As a commenter points out below, and as mentioned in this article by the Yale Daily News, Boalt Admissions made a SNAFU by sending an e-mail to applicants inviting them to a reception that implied admission, when in reality, they may or may not have been admitted. I've been sitting on the e-mails for a couple of days, but for a variety of reasons I decided not to post. I think the third e-mail is the only one that's relevant and that I'm willing to post.

"At approximately 3:00 p.m. California time last Friday, February, 17, an e-mail was generated and sent in error to a portion of our applicant pool. The subject line was "You Are Cordially Invited…" and implied that the recipient had been admitted to Boalt Hall. The body of this e-mail was an invitation to an annual event hosted by two of our graduates. It was not an offer of admission. The e-mail was generated in the context of a software training session, and was sent in error. If you did not receive the e-mail in question, you need not read further.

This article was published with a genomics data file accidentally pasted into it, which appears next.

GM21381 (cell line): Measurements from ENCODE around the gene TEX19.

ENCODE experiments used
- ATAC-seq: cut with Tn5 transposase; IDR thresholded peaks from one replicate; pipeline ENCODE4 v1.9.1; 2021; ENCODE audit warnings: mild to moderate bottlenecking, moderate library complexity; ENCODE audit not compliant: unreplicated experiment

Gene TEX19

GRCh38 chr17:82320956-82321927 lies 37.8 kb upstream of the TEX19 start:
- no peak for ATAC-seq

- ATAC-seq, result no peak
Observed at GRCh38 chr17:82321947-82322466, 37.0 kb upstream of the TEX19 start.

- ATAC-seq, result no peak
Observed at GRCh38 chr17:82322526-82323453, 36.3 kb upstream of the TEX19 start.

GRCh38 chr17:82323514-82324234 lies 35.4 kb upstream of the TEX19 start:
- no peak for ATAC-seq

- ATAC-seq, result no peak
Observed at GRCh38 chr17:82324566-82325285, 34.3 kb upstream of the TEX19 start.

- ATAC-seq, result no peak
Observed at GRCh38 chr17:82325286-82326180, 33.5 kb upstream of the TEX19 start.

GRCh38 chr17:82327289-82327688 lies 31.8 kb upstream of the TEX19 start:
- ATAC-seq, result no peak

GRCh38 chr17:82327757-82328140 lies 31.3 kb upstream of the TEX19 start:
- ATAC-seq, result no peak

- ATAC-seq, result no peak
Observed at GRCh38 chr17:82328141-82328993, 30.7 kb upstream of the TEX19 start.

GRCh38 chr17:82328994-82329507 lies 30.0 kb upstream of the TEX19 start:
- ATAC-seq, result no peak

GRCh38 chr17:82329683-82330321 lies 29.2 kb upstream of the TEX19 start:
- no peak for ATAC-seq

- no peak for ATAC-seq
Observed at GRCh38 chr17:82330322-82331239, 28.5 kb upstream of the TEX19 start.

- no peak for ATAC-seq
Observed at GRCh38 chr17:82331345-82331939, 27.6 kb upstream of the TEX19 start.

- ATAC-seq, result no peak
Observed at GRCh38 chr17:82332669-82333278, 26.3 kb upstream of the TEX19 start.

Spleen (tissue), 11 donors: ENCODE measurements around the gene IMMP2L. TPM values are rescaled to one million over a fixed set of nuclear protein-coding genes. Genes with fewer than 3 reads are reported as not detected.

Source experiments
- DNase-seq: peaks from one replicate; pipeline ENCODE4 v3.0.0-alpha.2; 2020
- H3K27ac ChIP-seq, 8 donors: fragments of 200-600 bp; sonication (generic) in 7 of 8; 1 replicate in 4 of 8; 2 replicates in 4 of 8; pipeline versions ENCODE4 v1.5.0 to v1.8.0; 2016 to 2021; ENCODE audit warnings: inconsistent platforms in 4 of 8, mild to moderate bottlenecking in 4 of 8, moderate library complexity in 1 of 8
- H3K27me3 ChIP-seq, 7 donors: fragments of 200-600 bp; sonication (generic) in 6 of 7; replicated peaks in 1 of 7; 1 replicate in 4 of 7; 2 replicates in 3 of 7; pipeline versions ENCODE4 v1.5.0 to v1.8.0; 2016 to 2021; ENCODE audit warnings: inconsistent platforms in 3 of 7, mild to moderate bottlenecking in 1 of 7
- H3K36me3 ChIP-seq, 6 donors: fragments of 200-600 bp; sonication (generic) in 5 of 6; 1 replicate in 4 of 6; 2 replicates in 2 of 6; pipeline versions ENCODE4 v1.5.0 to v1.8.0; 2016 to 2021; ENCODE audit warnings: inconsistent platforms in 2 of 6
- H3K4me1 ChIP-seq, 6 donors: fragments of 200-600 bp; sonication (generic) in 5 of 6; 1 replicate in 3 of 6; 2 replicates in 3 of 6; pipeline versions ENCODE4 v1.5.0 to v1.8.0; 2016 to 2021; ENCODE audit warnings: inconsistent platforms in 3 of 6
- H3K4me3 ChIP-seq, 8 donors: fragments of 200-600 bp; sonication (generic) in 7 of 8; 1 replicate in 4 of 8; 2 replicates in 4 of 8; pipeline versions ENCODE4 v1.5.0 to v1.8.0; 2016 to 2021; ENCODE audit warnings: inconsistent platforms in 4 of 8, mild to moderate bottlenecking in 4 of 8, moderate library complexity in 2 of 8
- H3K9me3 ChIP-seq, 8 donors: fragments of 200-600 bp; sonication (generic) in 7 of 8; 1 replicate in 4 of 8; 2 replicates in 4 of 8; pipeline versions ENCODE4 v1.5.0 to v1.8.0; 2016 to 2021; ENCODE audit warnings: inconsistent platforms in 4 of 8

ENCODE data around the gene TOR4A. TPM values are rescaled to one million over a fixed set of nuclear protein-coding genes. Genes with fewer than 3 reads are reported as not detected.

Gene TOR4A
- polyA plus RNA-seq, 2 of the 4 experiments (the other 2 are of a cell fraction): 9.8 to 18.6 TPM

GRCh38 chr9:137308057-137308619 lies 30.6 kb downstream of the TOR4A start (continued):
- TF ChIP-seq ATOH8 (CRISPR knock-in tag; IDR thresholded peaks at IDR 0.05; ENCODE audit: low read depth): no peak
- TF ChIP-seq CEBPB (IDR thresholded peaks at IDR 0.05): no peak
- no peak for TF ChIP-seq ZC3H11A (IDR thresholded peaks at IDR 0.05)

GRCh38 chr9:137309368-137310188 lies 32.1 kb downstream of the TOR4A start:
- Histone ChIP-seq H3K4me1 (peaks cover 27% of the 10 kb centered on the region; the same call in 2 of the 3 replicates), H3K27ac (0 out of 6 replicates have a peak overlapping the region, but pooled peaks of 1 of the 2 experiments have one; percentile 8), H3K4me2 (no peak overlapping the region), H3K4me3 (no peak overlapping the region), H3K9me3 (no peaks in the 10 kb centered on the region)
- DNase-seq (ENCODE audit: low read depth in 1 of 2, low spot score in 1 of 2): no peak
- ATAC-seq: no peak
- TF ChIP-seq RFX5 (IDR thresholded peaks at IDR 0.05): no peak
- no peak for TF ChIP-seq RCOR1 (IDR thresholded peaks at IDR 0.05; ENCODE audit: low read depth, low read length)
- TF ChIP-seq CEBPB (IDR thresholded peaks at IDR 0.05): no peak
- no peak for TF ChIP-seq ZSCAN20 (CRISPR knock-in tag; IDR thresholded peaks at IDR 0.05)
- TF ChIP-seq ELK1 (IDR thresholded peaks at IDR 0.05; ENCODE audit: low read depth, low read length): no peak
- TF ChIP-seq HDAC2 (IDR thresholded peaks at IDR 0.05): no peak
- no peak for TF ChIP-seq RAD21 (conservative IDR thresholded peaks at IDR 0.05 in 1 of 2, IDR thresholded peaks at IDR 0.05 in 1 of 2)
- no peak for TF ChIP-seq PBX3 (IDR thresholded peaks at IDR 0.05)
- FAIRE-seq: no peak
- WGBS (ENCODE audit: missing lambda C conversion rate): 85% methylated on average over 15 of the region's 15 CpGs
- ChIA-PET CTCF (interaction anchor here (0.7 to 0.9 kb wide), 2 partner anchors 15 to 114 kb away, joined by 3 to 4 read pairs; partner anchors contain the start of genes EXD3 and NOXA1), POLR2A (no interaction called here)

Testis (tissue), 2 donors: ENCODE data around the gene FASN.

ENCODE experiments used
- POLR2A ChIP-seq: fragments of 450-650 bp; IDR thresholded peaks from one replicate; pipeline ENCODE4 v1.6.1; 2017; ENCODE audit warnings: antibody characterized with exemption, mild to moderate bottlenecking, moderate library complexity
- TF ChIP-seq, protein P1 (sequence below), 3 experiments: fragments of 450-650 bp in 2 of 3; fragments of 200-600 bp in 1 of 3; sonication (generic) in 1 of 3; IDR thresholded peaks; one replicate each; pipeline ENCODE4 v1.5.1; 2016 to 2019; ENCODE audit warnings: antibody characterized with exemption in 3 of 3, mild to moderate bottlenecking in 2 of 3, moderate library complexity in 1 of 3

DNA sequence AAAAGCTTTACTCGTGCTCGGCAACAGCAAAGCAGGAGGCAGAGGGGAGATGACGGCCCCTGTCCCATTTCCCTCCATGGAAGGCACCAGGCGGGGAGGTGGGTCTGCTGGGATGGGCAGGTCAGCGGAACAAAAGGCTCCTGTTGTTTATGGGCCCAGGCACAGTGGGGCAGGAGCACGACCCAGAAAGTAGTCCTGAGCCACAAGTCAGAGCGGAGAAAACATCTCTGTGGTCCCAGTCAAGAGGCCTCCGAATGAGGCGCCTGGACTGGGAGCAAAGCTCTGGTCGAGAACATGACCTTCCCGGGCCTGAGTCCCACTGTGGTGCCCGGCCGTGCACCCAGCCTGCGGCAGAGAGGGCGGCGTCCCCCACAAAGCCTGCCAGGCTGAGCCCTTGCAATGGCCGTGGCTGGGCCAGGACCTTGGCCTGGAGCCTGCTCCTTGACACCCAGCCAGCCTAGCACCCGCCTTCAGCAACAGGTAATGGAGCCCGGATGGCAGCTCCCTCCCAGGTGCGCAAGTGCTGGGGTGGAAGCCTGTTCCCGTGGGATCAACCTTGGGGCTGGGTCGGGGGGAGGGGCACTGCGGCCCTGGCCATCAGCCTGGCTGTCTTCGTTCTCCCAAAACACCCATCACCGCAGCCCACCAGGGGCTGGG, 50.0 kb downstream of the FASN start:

To those of you who were recipients, I wish to express our deep regret for any confusion or disappointment our error may have caused. I realize that many law school applicants are particularly anxious while awaiting the arrival of decision letters, and it is most unfortunate that our mistake may have added to this tension. Immediately upon discovering what had happened on Friday, a retraction and apology e-mail was sent to the same list of addressees. Some of you have contacted our office, and I wish to express our thanks to those who were understanding about this regrettable situation.

Our admissions process is proceeding smoothly and we anticipate that, as in other years, it should be completed toward the end of March. Decision letter mailings may begin in the next 2-3 weeks.

Once again, please accept our heartfelt apology for any distress our error may have caused.